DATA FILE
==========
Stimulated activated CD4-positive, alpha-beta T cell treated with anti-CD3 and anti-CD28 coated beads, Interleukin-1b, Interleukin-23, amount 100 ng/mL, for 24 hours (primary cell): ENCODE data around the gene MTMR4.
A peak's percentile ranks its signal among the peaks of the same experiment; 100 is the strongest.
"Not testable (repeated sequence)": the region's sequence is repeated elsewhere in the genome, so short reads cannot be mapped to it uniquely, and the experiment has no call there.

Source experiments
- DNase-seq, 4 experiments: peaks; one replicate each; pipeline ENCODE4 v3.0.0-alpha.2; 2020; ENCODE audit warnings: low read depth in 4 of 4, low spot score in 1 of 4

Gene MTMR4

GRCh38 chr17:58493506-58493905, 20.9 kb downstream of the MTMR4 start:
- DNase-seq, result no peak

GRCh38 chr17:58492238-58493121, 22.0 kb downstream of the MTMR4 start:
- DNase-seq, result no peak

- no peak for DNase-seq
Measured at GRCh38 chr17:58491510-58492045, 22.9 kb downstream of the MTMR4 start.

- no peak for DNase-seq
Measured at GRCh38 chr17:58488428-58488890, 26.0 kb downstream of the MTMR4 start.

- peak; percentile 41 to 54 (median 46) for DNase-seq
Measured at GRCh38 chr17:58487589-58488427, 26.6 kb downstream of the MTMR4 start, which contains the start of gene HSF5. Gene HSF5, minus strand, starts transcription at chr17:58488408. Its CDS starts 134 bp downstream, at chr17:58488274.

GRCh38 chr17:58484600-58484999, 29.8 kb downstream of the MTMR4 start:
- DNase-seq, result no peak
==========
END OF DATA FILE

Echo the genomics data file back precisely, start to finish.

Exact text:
Stimulated activated CD4-positive, alpha-beta T cell treated with anti-CD3 and anti-CD28 coated beads, Interleukin-1b, Interleukin-23, amount 100 ng/mL, for 24 hours (primary cell): ENCODE data around the gene MTMR4.
A peak's percentile ranks its signal among the peaks of the same experiment; 100 is the strongest.
"Not testable (repeated sequence)": the region's sequence is repeated elsewhere in the genome, so short reads cannot be mapped to it uniquely, and the experiment has no call there.

Source experiments
- DNase-seq, 4 experiments: peaks; one replicate each; pipeline ENCODE4 v3.0.0-alpha.2; 2020; ENCODE audit warnings: low read depth in 4 of 4, low spot score in 1 of 4

Gene MTMR4

GRCh38 chr17:58493506-58493905, 20.9 kb downstream of the MTMR4 start:
- DNase-seq, result no peak

GRCh38 chr17:58492238-58493121, 22.0 kb downstream of the MTMR4 start:
- DNase-seq, result no peak

- no peak for DNase-seq
Measured at GRCh38 chr17:58491510-58492045, 22.9 kb downstream of the MTMR4 start.

- no peak for DNase-seq
Measured at GRCh38 chr17:58488428-58488890, 26.0 kb downstream of the MTMR4 start.

- peak; percentile 41 to 54 (median 46) for DNase-seq
Measured at GRCh38 chr17:58487589-58488427, 26.6 kb downstream of the MTMR4 start, which contains the start of gene HSF5. Gene HSF5, minus strand, starts transcription at chr17:58488408. Its CDS starts 134 bp downstream, at chr17:58488274.

GRCh38 chr17:58484600-58484999, 29.8 kb downstream of the MTMR4 start:
- DNase-seq, result no peak